Piriformis Syndrome is a condition involving the piriformis muscle, a small muscle located in the hip area and connected to the hip joint. It is a common cause of hip and lower back pain and can also cause pain and discomfort in the legs. In many cases, this condition is often misdiagnosed as sciatica or a herniated disc and is difficult to diagnose without a proper physical examination.
So, what is piriformis syndrome? Let's dive in.
What Is Piriformis Syndrome?
Piriformis syndrome is caused by the compression of the sciatic nerve by the piriformis muscle. The piriformis muscle is a small muscle located deep in the buttock responsible for hip rotation. When the piriformis muscle becomes tight or experiences spasms, it can cause the sciatic nerve to become compressed, resulting in pain, tingling, numbness, and/or weakness in the buttocks and the leg.
Because of the involvement of the sciatic nerve, patients may have a misdiagnosis of sciatica, which is a painful condition caused by irritation or compression of the sciatic nerve. The two conditions can have similar symptoms, and it’s essential to distinguish between them to determine the appropriate treatment.
What Causes Piriformis Syndrome?
Several factors, including injury, overuse, or an anatomical abnormality, can cause piriformis syndrome.
Injury to the piriformis muscle or the surrounding area is a common cause of piriformis syndrome. Injuries could occur due to an accident or during a sporting event. The piriformis muscle can also be injured when the leg is forced to move into an unnatural position while performing physical activities such as running or jumping.
Overusing the piriformis muscle can also lead to piriformis syndrome due to the increased tension placed on the muscle. When the muscle is overworked during intense, repetitive training, the muscle can become tight and spasm against the sciatic nerve, causing pain and other symptoms.
Finally, an anatomical abnormality, such as an unusually large or small piriformis muscle, can also lead to sciatic nerve compression.
Piriformis Syndrome Symptoms
Piriformis syndrome can cause a variety of symptoms, including:
- Muscle spasms
- Muscle tightening in the buttocks and lower back
- Weakness in the buttocks and down one or both legs
The pain can range from mild to severe and may worsen when sitting or while performing certain activities. For example, piriformis pain could worsen when sitting for long periods or when lifting heavy objects.
How Is Piriformis Syndrome Diagnosed?
Piriformis syndrome is typically diagnosed based on a physical exam and a review of your symptoms. Once you've made your appointment, you'll discuss your current symptoms with your medical professional and what may bring them on.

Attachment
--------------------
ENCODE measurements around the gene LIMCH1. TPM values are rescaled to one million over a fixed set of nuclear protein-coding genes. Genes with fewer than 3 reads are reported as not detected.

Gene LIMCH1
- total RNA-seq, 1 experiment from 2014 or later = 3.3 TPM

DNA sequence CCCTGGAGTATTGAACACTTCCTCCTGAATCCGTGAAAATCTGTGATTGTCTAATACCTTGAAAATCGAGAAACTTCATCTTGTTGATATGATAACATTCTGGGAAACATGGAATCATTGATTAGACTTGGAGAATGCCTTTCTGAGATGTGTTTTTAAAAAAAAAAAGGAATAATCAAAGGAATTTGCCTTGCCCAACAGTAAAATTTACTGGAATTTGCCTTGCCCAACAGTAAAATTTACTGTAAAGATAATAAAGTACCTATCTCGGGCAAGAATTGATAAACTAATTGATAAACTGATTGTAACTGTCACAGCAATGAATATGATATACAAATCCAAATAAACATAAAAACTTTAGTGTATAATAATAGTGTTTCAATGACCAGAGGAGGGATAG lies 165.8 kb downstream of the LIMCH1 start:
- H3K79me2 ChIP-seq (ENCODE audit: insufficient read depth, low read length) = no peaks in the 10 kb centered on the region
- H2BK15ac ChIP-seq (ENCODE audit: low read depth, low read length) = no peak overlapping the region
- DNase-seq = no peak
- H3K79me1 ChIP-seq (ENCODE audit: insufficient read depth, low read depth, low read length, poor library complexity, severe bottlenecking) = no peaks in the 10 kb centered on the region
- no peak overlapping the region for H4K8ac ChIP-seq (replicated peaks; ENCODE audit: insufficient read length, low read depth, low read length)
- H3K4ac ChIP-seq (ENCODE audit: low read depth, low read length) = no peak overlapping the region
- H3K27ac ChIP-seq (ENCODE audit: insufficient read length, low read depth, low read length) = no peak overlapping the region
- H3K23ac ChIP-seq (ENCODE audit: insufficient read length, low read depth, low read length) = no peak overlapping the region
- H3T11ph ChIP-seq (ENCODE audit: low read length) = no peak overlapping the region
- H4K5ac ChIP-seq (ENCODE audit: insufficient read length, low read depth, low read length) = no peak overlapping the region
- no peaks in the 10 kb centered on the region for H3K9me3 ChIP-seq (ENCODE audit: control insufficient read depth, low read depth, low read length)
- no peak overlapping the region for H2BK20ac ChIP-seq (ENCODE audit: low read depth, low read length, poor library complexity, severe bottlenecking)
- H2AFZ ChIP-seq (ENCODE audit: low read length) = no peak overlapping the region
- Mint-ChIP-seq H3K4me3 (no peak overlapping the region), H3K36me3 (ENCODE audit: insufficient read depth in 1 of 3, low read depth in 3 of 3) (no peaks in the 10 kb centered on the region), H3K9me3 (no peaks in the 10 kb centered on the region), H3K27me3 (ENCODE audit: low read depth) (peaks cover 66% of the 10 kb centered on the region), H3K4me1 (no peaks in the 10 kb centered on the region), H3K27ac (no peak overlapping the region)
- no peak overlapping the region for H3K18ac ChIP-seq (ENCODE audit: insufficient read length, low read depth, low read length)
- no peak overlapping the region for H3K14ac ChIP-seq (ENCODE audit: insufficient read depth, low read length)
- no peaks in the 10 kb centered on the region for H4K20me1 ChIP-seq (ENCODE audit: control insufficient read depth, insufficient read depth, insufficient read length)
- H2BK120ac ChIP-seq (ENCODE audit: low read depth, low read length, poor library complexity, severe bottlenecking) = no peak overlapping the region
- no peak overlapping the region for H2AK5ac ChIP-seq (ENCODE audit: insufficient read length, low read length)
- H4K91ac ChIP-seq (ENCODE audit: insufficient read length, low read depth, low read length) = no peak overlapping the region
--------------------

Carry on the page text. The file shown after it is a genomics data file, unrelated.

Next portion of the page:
During the physical exam, the medical professional will check for tenderness in the piriformis muscle and other areas of the buttocks. They may also ask you to perform specific movements to check for pain or weakness in the affected leg.
In some cases, imaging tests such as an X-ray, MRI, or CT scan may be ordered to rule out other conditions, such as a bone fracture or herniated disk, which could cause similar symptoms.
How Is Piriformis Syndrome Treated?
Several treatments are available for piriformis syndrome, including physical therapy, medications, and even injections for pain management.
The first course of treatment that will likely be suggested is physical therapy, where you'll be given exercises to stretch the piriformis muscle while also strengthening the muscles in the buttocks and hips. This not only helps improve strength and flexibility, but also helps to reduce inflammation and prevent further compression of the sciatic nerve.
If you're still struggling with pain associated with piriformis syndrome, your medical professional may recommend a course of non-steroidal anti-inflammatory drugs (NSAIDs), such as ibuprofen or naproxen. These over-the-counter medications help to reduce inflammation and relieve pain to help with daily activities. Should the pain not be relieved by medication, then a round of corticosteroid injections may be used for inflammation and pain management.
In some cases, surgery may be recommended if other treatments are not effective. However, surgery isn't the first choice as it is used to remove scar tissue. From there, exercises and physical therapy are still needed to help with recovery and prevent a recurrence.
Managing Your Piriformis Syndrome
A significant part of managing piriformis syndrome is controlling your pain. That can mean learning how to sit with piriformis syndrome and how to sleep with piriformis syndrome. Some of the best tips for managing your symptoms on a day-to-day basis include:
- Identify the causes of your pain. Is the pain linked to any specific movements and actions?
- Stretch the piriformis muscle by laying on your back, pulling one knee to your chest at a time, holding for a few seconds, and then repeating on the other side.
- Use ice and heat therapies to help ease the pain and swelling.
- If you spend long hours at a desk for work or school, get up frequently to stretch and move around.
- Try alternative therapies, including chiropractic adjustments and acupuncture.
Piriformis Syndrome Treatment and Management at the American Hip Institute
Piriformis syndrome can be a painful and debilitating condition. However, you can effectively manage your symptoms with the proper treatment and care. The American Hip Institute offers comprehensive treatment and management for piriformis syndrome. Our staff is here to help you get the relief you need and to provide you with the care and support you deserve.
Want to learn more about piriformis syndrome diagnosis? Request your consultation today.